62 5th Avenue, Manhattan
Unfortunately these galleries have permanently closed.
This is the largest and most nifty-keen collection of old and antique toy boats and toy soldiers you’ll ever see and it’s truly a lot of fun. Indeed, it’s very specialized but that’s the charm of it all. Malcolm Forbes and his sons were big kids at heart. Starting from childhood and continuing through their adult lives the Forbes family amassed a world-famous collection of epic proportions. When I say boats, I mean boats of every kind, shape, size, color, and material—from kiddie bathtub boats to German U-Boats to submarines—hundreds of them. When I say Toy Soldiers, it’s so much more than that. Yes, there are militia from every nation imaginable, even ancient Egyptians and Aztecs and Knights of yore, but you’ll also find the ice cream vendor on the parade grounds, the musicians’ corps, the dogs hanging out, the medics, the tents, the trees, and even the food. What’s so endearing here is the way everything is displayed in a “this is how we’d set it up to play” environment—with boats in bathtubs and cowboys in hot pursuit rather than the typical sterile settings you normally see for “serious” collections. In addition, don’t miss the loving recreation of the little boy’s toy-filled bedroom from the Robert Louis Stevenson poem “The Land of Counterpane” or the enjoyable “game room” where you can see THE original Monopoly game when it was round and the inventor personally hand-wrote all the cards Take the girls too!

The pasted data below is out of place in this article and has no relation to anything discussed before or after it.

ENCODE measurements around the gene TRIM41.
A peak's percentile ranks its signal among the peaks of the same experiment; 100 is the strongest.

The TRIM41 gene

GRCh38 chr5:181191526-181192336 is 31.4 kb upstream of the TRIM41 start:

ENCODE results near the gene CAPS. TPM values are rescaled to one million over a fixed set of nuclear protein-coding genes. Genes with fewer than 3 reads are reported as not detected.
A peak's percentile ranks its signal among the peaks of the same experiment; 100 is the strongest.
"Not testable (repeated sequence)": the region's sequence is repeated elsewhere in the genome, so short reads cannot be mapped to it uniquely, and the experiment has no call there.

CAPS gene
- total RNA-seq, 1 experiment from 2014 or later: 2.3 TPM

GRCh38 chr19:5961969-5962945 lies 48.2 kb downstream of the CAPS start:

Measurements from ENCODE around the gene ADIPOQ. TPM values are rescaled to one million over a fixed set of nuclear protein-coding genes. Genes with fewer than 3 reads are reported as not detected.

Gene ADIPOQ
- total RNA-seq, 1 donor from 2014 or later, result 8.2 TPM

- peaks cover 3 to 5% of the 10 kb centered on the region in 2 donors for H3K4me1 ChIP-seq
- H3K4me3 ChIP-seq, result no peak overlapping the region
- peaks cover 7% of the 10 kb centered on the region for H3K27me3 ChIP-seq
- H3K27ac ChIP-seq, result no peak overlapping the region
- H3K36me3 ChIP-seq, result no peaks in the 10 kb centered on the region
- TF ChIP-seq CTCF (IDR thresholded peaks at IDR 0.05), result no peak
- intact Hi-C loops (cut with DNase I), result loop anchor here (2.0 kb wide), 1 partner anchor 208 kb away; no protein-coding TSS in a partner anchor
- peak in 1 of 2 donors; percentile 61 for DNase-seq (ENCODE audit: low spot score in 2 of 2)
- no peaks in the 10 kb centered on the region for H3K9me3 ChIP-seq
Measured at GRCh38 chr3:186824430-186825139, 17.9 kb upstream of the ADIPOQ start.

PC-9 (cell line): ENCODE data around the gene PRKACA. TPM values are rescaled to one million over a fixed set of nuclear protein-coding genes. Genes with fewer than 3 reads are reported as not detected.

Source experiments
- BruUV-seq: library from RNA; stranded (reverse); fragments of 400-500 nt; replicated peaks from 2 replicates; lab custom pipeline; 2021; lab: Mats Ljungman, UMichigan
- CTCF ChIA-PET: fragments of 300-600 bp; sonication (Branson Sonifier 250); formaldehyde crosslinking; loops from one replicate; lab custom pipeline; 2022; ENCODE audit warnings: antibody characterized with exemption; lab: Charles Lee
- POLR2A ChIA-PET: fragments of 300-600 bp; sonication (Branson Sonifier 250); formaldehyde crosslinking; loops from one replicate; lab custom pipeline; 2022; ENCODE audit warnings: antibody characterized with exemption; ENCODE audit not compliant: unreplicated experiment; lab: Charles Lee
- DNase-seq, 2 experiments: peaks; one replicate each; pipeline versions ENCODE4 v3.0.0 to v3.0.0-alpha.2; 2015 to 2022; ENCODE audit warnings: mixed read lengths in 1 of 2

Forbes Galleries are open Tuesdays through Saturdays, from 10am to 4pm. All ages. Free!
Madame Alexander Doll Company Heritage Gallery
Unfortunately, this historic venue closed in 2012
By far the most singular collection represented in this list, the Madame Alexander “Doll Museum” consists only of dolls made by one manufacturer—about 600 of them!. But your kids don’t have to be doll-obsessed or Madame Alexander groupies to make this visit memorable. What’s fascinating is that you’ll see a nearly hundred-year history of doll making plus get a real sense of the changes in popular culture over the years as doll styles, materials and fashions all underwent huge transformations that reflected what was going on in society at large. Madame Alexander dolls—still thriving in the 21st century—were also successful due to their unique recreations of beloved characters from popular kid lit of the day—from Alice in Wonderland to Snow White to Pinocchio. Find these and more all on display, as is their enviably adorable Eloise doll, which can be viewed in the “modern” gallery you visit after you see the old stuff. Madame Alexander’s other innovation was in being the first to create a true “fashion doll” with a slim figure and streamlined features, wearing couture-type clothing. Look at her Cissy, created in 1955 and sporting top fashions for many years to come, and you’ll see where Barbie came from!
NOTE: The only way to see this extensive collection is with a guided tour, and fortunately tours are free and chock full of interesting information you wouldn’t get on your own. Tours leave every 45 minutes from Monday – Friday from 9:30 AM, to 4:15 PM. No weekday reservations needed. Weekend/Holiday tours are available by appointment only; please call (212) 283-5900 x 7299. All ages though best appreciated by children 5 and up.
Also: For a fee they also offer a “Behind the Scenes” tour of the their doll design and repair studios as well as a “Create A Doll Workshop”. They also do Birthday Parties. See website for additional details.
Children’s Center at 42nd Street
Fifth Avenue at 42nd Street, Manhattan